Friday, December 12, 2008

The Incomplete Menorah: Instinct versus Enlightenment in Pandora’s Box

Louise Brooks is a sunbeam in the 1928 film Pandora’s Box. The film itself is a reflection of the decay of Weimar Germany and was directed by George Pabst. Pandora’s Box is based on a series of plays by Frank Wedekind concerning a character Lulu in a regressive struggle between the instinctive and the enlightened.

Lulu is a courtesan and would-be stage performer. Her relationships with the cultured Dr. Schon and his son Alwa form the basis for the two parts of the film. In the first, Dr. Schon destroys himself. In the second, the other characters ruin themselves. Two metaphorical associations early in Pandora’s Box make it clear that Lulu is a character driven by instinct, devoid of enlightenment.

Pabst uses a menorah in the set decor. It is prominently displayed in Lulu’s modern apartment and our attention focused on it several times. It eventually becomes apparent that it is missing the 9th, center branch. This is the branch for the candle that lights all the other candles. The implication is that Lulu is a character without enlightenment and one incapable of obtaining enlightenment like the Lilitu.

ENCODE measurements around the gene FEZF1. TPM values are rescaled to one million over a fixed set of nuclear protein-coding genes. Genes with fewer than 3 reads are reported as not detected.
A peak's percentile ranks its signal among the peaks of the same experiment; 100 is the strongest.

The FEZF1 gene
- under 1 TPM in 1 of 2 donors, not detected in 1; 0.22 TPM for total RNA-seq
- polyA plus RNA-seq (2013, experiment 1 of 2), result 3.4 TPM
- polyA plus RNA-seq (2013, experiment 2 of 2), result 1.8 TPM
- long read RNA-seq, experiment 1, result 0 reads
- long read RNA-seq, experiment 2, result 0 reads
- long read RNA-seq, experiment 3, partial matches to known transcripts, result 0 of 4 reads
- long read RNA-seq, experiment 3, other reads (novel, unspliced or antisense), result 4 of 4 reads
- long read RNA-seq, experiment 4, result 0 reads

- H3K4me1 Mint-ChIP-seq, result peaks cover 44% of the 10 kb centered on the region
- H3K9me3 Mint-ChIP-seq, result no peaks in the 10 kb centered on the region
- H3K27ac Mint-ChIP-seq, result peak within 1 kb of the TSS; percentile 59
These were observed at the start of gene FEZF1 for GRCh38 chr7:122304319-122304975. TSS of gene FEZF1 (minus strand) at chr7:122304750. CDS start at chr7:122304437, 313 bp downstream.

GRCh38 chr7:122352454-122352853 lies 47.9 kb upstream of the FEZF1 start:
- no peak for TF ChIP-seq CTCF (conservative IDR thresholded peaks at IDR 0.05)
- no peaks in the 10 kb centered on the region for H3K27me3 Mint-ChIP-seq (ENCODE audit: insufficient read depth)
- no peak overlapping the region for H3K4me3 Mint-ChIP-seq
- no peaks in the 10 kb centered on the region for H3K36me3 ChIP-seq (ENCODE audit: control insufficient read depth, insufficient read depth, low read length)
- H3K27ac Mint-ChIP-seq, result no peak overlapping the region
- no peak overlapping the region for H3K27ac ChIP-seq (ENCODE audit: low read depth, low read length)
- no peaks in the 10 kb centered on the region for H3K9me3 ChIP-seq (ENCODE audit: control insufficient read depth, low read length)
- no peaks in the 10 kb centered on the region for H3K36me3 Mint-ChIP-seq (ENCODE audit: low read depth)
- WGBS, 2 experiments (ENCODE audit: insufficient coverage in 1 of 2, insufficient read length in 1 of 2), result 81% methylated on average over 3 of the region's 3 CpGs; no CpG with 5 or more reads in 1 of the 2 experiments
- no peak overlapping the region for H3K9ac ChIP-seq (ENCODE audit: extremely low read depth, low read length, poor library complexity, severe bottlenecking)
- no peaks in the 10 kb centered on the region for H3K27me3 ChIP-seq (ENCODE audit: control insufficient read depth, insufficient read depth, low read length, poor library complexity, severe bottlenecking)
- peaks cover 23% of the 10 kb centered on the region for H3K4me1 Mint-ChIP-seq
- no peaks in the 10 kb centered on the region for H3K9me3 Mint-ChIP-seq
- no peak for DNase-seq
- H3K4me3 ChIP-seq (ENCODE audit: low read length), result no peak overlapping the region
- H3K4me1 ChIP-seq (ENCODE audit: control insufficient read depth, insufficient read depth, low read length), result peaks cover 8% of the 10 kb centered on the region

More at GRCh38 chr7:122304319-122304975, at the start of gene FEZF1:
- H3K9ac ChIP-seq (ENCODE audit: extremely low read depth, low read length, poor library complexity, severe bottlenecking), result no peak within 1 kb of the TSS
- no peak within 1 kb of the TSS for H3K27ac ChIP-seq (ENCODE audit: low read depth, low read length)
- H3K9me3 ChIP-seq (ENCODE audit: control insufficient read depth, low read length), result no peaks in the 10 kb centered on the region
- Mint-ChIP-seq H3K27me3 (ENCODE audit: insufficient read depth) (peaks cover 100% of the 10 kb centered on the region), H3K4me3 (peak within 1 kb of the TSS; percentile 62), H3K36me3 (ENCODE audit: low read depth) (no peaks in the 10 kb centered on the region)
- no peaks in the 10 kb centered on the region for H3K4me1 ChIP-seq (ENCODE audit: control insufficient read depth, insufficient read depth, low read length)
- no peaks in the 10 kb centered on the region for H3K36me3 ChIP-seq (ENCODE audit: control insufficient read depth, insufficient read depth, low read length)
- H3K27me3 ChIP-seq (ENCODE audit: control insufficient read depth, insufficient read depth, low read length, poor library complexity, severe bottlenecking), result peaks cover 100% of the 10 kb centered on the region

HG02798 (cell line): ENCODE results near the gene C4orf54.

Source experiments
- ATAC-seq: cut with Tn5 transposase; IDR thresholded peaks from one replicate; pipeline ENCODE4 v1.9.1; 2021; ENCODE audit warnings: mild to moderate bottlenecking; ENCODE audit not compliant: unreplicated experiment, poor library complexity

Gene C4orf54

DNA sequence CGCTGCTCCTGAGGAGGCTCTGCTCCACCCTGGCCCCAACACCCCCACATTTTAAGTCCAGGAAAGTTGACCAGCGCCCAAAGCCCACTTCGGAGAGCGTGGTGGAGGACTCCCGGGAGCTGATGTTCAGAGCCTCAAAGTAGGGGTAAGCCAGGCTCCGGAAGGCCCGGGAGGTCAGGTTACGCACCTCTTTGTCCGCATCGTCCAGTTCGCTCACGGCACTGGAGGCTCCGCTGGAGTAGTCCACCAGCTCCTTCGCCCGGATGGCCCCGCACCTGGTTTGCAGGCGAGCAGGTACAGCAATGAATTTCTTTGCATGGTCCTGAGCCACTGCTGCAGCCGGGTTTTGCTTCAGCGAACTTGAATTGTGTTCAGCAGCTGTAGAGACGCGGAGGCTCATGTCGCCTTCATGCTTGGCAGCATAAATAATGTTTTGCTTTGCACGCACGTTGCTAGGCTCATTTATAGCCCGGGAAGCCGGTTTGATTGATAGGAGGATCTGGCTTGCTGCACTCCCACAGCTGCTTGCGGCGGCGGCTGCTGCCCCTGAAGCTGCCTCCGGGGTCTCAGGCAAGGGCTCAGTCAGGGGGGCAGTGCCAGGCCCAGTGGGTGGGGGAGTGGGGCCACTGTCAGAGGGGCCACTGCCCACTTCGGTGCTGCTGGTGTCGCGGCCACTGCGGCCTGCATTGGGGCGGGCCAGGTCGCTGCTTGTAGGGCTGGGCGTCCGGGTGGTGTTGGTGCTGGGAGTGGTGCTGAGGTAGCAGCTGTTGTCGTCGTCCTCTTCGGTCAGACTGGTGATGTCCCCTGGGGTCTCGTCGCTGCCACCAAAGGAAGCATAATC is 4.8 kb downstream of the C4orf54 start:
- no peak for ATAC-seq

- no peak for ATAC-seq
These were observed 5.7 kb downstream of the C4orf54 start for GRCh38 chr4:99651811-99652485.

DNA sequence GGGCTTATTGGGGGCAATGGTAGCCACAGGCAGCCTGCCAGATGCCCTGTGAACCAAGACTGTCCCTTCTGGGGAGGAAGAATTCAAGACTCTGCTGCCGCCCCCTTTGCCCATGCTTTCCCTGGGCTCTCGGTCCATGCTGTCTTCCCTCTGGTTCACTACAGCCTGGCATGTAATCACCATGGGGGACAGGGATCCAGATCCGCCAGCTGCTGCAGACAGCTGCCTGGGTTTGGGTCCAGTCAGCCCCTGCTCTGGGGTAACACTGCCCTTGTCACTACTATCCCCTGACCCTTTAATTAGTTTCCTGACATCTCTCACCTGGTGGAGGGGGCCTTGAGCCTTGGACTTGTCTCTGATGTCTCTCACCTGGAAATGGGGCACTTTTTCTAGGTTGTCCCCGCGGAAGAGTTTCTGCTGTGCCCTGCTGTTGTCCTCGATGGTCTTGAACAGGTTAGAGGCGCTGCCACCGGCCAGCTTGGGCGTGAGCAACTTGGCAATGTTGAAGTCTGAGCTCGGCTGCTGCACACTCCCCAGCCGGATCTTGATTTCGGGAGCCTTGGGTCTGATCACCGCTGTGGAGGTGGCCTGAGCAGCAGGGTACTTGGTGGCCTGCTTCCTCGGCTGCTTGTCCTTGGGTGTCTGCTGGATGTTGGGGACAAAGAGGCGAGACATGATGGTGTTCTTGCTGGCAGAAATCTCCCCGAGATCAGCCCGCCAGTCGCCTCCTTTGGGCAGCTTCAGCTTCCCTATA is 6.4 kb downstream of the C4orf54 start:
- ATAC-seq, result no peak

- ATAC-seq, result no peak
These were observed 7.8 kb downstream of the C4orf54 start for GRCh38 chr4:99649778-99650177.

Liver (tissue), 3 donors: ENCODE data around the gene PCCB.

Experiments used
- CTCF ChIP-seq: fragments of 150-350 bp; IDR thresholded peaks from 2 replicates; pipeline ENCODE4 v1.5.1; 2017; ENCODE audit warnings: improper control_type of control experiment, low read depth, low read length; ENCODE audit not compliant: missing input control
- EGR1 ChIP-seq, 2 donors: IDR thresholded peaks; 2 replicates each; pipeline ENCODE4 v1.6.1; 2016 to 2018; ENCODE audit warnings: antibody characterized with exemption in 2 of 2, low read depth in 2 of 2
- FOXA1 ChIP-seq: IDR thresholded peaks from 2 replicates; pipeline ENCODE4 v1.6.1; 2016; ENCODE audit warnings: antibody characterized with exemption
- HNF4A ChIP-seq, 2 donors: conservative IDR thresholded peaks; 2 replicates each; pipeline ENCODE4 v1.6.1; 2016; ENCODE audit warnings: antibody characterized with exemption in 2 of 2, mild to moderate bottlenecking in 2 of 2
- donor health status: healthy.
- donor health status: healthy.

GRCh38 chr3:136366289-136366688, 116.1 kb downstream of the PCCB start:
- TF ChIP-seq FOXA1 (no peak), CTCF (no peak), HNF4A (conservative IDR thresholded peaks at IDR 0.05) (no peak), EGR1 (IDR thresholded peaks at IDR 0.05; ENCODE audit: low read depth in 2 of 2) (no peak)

Pabst goes on, though, to reinforce this point. We also see in background during Lulu’s dance for Schigolch and in several closeups, a painting of Lulu as Pierrot, the trusting fool in mime and the comedy of artists. Pierrot is the object of other’s machinations, and is fully unaware of reality. Lulu is driven by instinct, and like Pierrot driven to calamity.

Pabst additionally asserts that enlightenment is fragile, in school with Adorno and Horkheimer. The old German culture, manifest in the main characters other than Lulu, rapidly disintegrates in the face of Dionysian instinct. High culture breaks down without a personal commitment to the processes of enactment, selection and retention.

Schon’s fiancé, in contrast to Lulu, personifies this commitment. Yet, she is abruptly rejected in a series of rebuffs during Lulu’s theater revue, which is financed by Schon. The fiancé is bewildered by Schon’s embrace of the instinctive Lulu, rudely brushed aside by the backstage manager, and her ostracization complete, she leaves the backstage world in two movements.

The die is cast at that point for the eventual ruin of the other characters, all of whom profited in their own way within the enlightened framework. A transition (a ship) over a season (3 months) takes place to a world governed by instinct. Pabst’s final act in this film postulates that this world is populated by sociopaths and those who administer to broken souls. Pandora’s Box in 1928 foreshadowed what would happen a decade after its release. During that intervening decade, three of the main actors in this film had to escape the new Germany for America because they were Jewish: Fritz Kortner, Franz Lederer, and Siegfried Arno.

This is a great film, carried by Amazon at Pandora's Box

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